Limerick, Ireland
Poster, Jim Farley and the Tophatters, Borderland Dancehall, included in the Tower Museum Collection, Derry. Image courtesy of the artist.

Cliodhna Timoney / Q&A

Cliodhna Timoney is one of six artists working with EVA International as part of the ‘Platform Commissions’ initiative of the 40th EVA International (31 August – 29 October 2023). In this Q&A, the artist briefly introduces the project and her working practice.

EVA: What are some of the key themes or ideas that are explored within your artistic practice?

Cliodhna Timoney: In recent years, our relationship to place, memory and the non-human, is continuously percolating in the back of my mind through which more concrete ideas emerge. I explore these ideas by using specific zones such as dancefloors or the backroads of rural Ireland, where I consider them as stages of sorts with the potential to enact intimacy, escapism, excess or destruction.

EVA: Could you expand upon the materials and methodologies you tend to be drawn towards within your practice?

CT: Throughout periods of research, clearer or more tangible ideas present themselves, which I set about capturing through a line, a colour or a form. My work almost always begins with drawing, which is then fleshed out using various mediums such as imagery, sculpture, video and sound. It often materialises as assemblages and environments that have varying entry points and offshoots. Depending on what I am trying to say or what questions I am trying to propose to the audience, I will use specific mediums and materials to translate that. For instance, a particular sound may work better than a sculptural material to capture rhythm, whereas a certain colour may work better than an image to capture memory; whichever medium relays a sensation best, I will lean into that.

EVA: Could you introduce your upcoming Platform Commissions project that will be presented as part of the 40th EVA International in Autumn 2023?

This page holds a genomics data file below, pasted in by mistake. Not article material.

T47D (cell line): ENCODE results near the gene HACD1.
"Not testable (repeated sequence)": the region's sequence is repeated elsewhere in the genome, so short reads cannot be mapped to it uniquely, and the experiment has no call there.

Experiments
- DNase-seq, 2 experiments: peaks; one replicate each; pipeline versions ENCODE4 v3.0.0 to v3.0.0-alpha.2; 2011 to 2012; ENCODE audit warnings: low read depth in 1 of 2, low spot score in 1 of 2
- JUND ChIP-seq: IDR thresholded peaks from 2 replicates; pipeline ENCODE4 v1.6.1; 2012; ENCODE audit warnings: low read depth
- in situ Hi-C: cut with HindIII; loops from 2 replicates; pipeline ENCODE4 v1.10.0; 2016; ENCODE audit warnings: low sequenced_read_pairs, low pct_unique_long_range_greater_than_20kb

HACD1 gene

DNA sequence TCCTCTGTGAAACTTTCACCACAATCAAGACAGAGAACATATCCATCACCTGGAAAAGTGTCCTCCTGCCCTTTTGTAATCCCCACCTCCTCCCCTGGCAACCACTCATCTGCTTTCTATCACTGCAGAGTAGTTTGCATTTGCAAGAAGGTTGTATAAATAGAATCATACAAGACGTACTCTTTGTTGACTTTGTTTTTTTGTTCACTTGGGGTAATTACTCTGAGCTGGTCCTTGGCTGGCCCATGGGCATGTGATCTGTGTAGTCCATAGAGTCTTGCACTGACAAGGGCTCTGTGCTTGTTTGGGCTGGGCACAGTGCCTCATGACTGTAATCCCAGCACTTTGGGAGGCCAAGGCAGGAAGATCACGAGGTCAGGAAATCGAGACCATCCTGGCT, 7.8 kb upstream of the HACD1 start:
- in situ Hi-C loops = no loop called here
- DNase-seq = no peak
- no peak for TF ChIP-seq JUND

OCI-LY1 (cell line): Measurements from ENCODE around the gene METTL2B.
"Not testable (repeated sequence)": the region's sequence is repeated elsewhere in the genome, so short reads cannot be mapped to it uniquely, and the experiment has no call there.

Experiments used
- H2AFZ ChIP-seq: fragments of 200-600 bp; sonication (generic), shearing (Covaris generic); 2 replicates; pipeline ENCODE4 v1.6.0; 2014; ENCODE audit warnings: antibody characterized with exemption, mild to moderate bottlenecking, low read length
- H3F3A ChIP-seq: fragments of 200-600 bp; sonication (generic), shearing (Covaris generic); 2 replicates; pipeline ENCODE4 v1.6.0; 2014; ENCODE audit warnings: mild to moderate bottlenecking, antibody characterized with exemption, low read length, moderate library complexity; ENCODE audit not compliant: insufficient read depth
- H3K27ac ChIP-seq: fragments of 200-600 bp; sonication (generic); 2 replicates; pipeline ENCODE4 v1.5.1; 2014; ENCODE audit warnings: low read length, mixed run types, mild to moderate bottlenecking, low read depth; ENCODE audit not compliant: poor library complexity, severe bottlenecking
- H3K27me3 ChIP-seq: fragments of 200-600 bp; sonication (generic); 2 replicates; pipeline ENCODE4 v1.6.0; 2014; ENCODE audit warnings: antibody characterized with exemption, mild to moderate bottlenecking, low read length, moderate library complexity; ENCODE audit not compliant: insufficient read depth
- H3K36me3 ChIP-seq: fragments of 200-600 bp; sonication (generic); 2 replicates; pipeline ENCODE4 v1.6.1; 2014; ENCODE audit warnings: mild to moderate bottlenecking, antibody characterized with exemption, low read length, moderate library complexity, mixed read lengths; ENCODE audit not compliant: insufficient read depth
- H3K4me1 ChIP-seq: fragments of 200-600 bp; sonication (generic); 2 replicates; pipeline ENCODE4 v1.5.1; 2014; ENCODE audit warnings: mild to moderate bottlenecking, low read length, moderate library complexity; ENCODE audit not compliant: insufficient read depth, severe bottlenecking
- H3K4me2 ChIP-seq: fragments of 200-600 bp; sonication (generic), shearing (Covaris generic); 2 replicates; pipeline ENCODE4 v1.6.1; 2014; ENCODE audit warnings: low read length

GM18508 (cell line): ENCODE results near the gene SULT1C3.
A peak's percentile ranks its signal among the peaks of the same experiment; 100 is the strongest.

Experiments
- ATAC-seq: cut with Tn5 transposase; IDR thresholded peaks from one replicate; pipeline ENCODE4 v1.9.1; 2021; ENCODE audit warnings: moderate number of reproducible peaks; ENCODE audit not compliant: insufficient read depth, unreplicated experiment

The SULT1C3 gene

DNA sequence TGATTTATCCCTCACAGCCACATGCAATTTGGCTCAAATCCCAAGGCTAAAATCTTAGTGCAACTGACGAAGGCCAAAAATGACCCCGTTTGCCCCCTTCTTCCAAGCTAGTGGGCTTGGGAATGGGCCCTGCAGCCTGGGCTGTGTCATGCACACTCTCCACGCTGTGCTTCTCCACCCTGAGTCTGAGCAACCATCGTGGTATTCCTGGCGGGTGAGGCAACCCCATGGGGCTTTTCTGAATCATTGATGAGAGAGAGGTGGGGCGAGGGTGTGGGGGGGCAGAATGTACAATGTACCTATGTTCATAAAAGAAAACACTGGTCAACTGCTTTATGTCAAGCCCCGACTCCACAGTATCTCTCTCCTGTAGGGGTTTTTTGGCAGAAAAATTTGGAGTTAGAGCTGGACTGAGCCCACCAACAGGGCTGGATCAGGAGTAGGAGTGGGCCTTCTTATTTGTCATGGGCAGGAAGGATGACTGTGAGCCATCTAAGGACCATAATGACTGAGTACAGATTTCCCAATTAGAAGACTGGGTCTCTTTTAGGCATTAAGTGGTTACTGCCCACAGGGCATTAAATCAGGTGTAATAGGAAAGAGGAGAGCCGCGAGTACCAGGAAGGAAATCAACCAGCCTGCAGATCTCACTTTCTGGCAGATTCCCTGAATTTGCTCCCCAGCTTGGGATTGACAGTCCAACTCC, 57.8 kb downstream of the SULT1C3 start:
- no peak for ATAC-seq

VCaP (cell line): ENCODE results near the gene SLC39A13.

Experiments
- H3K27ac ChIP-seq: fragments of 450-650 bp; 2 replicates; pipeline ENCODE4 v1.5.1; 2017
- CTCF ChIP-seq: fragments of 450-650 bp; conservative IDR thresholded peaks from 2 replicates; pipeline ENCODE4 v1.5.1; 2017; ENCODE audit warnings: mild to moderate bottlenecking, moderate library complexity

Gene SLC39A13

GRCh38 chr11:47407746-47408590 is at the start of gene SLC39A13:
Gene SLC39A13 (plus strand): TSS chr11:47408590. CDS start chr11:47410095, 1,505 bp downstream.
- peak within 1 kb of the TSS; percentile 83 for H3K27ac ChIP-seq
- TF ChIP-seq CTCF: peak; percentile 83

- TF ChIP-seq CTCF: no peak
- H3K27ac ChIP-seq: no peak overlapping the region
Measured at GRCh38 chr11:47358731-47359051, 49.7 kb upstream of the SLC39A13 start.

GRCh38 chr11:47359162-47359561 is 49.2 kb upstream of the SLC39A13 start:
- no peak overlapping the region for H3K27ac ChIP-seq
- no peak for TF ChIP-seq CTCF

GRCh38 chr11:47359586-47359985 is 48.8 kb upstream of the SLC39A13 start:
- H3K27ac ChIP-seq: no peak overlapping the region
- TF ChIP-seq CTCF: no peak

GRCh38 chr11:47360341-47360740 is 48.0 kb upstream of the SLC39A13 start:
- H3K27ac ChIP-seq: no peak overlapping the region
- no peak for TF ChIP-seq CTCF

CT: With the support of Platform Commissions, I am considering the notion of the dancefloor as a stage for shelter, resistance and escapism, while reflecting on both historical and culturally significant dancefloors of Ireland as spaces of collective imagining. The work will focus primarily on rural and regional contexts, and examine people’s determination to journey in search of kinship. It will unearth our relationship to dance, desire, collective memory and how it contests, connects or interrelates across generations.

EVA: Are there any particular research and development processes or approaches that you generally engage in when preparing for a new commission or for the production of a new work? 

CT: It tends to vary, for example in recent years I have begun to visit sites of interest where I record imagery and audio. I also read fiction, non-fiction and philosophy, and get a lot of food for thought through conversations with family, friends, and other artists. All of this information and research evolves in thoughts, and then becomes embodied in notebooks, which I then explore and manifest materially in the studio. 

EVA: Could you expand upon any research plans that you hope to undertake during the development of this project?

CT: In recent months I have visited the National Folklore Archive, the Donegal County Archives and the Derry City and Strabane Archives, where I have viewed photographs, listened to audio recordings, and read through written documents on material culture.  In the coming months I will continue to visit both local and online archives, and visit places of interest such as The Rainbow Ballroom of Romance in Glenfarne Co. Leitrim.

EVA: Are you working towards any other upcoming projects, residences or exhibitions currently?

CT: I am a resident artist with Fire Station Artists Studios in Dublin, where I have been working on a number of different works simultaneously. One body of work will be exhibited at VISUAL in Carlow in September (2022). Both the research and development has been ongoing since 2020, reflecting on the complexities and conceptual nuances of the farmyard, in particular, aspects of oral tradition, myth and dwelling.

Cliodhna Timoney is an artist who creates theatrical and highly orchestrated environments that investigate various subjects such as place, memory, folklore, rural and vernacular culture, performativity, borders and the nonhuman. Recent exhibitions include TURAS (Regional Cultural Centre, Letterkenny, 2021); Grass Roots (Muine Bheag Arts, Carlow, 2021); The Slade School of Fine Art Degree Showcase (Online, 2020); and The Last Great Album of the Decade (The Lab, Dublin, 2019).

Related Links
Platform Commissions